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Dwarf planet

The meaning of «dwarf planet»

A dwarf planet is a small planetary-mass object that is in direct orbit of the Sun – something smaller than any of the eight classical planets, but still a world in its own right. The prototypical dwarf planet is Pluto. The interest of dwarf planets to planetary geologists is that, being possibly differentiated and geologically active bodies, they may display planetary geology, an expectation borne out by the Dawn mission to Ceres and the New Horizons mission to Pluto in 2015.

Counts of the number of dwarf planets among known bodies of the Solar System range from 5-and-counting (the IAU)[1] to over 120 (Runyon et al).[2] Apart from Sedna, the largest of these candidates have either been visited by spacecraft (Pluto and Ceres) or have at least one known moon (Pluto, Eris, Haumea, Makemake, Gonggong, Quaoar, Orcus, Salacia), which allows their masses and thus an estimate of their densities to be determined. Mass and density in turn can be fit into geophysical models in an attempt to determine the nature of these worlds.

The term dwarf planet was coined by planetary scientist Alan Stern as part of a three-way categorization of planetary-mass objects in the Solar System: classical planets, dwarf planets and satellite planets. Dwarf planets were thus conceived of as a category of planet. However, in 2006 the concept was adopted by the International Astronomical Union (IAU) as a category of sub-planetary objects, part of a three-way recategorization of bodies orbiting the Sun.[3] Thus Stern and other planetary geologists consider dwarf planets to be planets, but since 2006 the IAU and perhaps the majority of astronomers have excluded them from the roster of planets.

Starting in 1801, astronomers discovered Ceres and other bodies between Mars and Jupiter that for decades were considered to be planets. Between then and around 1851, when the number of planets had reached 23, astronomers started using the word asteroid for the smaller bodies and then stopped naming or classifying them as planets.[5]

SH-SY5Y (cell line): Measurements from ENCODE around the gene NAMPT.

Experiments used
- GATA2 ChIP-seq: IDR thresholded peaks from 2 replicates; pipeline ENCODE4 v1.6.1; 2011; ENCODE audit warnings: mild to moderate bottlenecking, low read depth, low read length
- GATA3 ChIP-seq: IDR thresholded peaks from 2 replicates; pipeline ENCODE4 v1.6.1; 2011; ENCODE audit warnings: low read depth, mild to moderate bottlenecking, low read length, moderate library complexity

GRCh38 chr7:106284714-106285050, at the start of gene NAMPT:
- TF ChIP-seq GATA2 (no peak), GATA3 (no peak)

With the discovery of Pluto in 1930, most astronomers considered the Solar System to have nine planets, along with thousands of significantly smaller bodies (asteroids and comets). For almost 50 years Pluto was thought to be larger than Mercury,[6][7] but with the discovery in 1978 of Pluto's moon Charon, it became possible to measure Pluto's mass accurately and to determine that it was much smaller than initial estimates.[8] It was roughly one-twentieth the mass of Mercury, which made Pluto by far the smallest planet. Although it was still more than ten times as massive as the largest object in the asteroid belt, Ceres, it had only one-fifth the mass of Earth's Moon.[9] Furthermore, having some unusual characteristics, such as large orbital eccentricity and a high orbital inclination, it became evident that it was a different kind of body from any of the other planets.[10]

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